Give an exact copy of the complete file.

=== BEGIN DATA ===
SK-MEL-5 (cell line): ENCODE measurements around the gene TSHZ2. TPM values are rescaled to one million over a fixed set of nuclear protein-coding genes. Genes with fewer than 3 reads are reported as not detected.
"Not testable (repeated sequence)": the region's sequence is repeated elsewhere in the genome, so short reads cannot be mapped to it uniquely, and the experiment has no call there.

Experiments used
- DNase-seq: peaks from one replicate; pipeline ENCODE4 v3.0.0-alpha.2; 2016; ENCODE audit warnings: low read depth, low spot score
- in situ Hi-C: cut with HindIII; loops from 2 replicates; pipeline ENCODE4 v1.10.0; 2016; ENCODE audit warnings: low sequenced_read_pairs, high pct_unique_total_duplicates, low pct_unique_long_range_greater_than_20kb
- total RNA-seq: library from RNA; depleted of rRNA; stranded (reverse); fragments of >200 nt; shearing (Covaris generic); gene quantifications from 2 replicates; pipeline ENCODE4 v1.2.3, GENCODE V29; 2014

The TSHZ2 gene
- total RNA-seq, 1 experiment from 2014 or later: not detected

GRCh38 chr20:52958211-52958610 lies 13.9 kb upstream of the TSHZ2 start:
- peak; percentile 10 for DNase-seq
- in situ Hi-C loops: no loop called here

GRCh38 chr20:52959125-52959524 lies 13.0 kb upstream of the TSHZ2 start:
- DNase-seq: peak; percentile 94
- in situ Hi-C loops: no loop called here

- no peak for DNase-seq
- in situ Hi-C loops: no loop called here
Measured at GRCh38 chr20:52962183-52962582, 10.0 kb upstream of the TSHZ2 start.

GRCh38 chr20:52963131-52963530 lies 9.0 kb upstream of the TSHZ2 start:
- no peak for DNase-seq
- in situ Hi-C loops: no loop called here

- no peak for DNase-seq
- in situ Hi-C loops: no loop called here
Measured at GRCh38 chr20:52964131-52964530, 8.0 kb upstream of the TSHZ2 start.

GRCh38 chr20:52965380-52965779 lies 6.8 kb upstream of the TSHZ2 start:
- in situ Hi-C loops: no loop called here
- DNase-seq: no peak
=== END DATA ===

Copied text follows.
SK-MEL-5 (cell line): ENCODE measurements around the gene TSHZ2. TPM values are rescaled to one million over a fixed set of nuclear protein-coding genes. Genes with fewer than 3 reads are reported as not detected.
"Not testable (repeated sequence)": the region's sequence is repeated elsewhere in the genome, so short reads cannot be mapped to it uniquely, and the experiment has no call there.

Experiments used
- DNase-seq: peaks from one replicate; pipeline ENCODE4 v3.0.0-alpha.2; 2016; ENCODE audit warnings: low read depth, low spot score
- in situ Hi-C: cut with HindIII; loops from 2 replicates; pipeline ENCODE4 v1.10.0; 2016; ENCODE audit warnings: low sequenced_read_pairs, high pct_unique_total_duplicates, low pct_unique_long_range_greater_than_20kb
- total RNA-seq: library from RNA; depleted of rRNA; stranded (reverse); fragments of >200 nt; shearing (Covaris generic); gene quantifications from 2 replicates; pipeline ENCODE4 v1.2.3, GENCODE V29; 2014

The TSHZ2 gene
- total RNA-seq, 1 experiment from 2014 or later: not detected

GRCh38 chr20:52958211-52958610 lies 13.9 kb upstream of the TSHZ2 start:
- peak; percentile 10 for DNase-seq
- in situ Hi-C loops: no loop called here

GRCh38 chr20:52959125-52959524 lies 13.0 kb upstream of the TSHZ2 start:
- DNase-seq: peak; percentile 94
- in situ Hi-C loops: no loop called here

- no peak for DNase-seq
- in situ Hi-C loops: no loop called here
Measured at GRCh38 chr20:52962183-52962582, 10.0 kb upstream of the TSHZ2 start.

GRCh38 chr20:52963131-52963530 lies 9.0 kb upstream of the TSHZ2 start:
- no peak for DNase-seq
- in situ Hi-C loops: no loop called here

- no peak for DNase-seq
- in situ Hi-C loops: no loop called here
Measured at GRCh38 chr20:52964131-52964530, 8.0 kb upstream of the TSHZ2 start.

GRCh38 chr20:52965380-52965779 lies 6.8 kb upstream of the TSHZ2 start:
- in situ Hi-C loops: no loop called here
- DNase-seq: no peak